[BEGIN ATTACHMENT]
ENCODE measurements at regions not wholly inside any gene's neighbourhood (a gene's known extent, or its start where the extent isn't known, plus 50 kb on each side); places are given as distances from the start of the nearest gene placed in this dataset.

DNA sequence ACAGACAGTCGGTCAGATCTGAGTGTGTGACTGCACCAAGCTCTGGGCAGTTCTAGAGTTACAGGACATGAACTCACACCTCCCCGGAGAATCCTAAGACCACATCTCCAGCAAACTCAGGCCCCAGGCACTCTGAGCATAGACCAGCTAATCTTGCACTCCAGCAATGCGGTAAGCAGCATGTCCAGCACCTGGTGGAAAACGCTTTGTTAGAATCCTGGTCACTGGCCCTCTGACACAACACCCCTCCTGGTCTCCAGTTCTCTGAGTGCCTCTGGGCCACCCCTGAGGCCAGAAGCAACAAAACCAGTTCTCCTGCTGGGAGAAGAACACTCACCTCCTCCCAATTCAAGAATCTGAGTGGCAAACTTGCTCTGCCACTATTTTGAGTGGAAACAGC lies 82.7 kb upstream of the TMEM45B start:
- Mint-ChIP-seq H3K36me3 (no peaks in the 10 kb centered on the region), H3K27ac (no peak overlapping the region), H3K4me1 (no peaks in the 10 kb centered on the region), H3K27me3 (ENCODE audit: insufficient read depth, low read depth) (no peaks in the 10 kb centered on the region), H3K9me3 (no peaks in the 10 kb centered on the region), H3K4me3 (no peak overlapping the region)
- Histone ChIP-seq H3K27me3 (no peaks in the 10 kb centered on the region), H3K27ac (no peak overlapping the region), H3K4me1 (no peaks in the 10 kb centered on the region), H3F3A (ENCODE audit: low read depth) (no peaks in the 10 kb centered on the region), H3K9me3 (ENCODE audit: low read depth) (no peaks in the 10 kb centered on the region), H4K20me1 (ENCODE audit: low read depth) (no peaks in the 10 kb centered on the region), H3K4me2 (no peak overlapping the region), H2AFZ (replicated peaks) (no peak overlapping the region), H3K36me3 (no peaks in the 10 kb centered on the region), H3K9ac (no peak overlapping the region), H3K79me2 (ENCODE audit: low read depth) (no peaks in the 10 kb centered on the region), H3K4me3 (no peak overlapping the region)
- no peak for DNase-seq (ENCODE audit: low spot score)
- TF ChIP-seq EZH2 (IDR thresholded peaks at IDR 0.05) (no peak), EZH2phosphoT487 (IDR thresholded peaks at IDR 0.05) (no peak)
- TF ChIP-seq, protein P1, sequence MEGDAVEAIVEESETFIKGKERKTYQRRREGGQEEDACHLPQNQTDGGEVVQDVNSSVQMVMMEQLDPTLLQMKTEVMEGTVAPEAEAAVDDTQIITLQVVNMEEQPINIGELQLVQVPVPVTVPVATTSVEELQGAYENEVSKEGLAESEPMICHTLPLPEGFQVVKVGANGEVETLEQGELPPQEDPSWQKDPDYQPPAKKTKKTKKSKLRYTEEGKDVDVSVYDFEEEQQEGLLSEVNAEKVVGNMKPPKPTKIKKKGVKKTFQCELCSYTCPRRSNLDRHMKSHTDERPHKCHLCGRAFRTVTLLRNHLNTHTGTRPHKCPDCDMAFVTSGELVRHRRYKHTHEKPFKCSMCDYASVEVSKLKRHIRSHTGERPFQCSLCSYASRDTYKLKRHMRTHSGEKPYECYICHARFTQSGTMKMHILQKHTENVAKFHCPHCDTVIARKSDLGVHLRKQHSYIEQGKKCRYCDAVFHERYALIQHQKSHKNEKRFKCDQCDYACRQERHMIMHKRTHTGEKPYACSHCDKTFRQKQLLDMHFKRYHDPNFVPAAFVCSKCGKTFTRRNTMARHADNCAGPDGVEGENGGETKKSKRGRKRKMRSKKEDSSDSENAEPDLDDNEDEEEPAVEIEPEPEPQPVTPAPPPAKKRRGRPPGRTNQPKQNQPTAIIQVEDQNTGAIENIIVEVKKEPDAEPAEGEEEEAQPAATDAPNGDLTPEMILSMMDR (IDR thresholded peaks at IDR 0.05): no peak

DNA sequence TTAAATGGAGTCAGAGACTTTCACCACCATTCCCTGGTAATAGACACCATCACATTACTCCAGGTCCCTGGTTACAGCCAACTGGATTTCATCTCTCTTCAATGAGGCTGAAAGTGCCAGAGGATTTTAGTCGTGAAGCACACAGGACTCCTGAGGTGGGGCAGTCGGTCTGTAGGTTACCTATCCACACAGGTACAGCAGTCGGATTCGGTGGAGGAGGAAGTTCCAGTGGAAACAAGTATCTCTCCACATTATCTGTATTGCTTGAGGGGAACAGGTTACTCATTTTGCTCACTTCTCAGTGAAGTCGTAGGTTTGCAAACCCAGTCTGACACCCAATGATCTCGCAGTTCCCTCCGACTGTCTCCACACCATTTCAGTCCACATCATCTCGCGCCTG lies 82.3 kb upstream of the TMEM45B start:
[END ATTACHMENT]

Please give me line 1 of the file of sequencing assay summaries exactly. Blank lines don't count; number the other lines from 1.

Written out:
ENCODE measurements at regions not wholly inside any gene's neighbourhood (a gene's known extent, or its start where the extent isn't known, plus 50 kb on each side); places are given as distances from the start of the nearest gene placed in this dataset.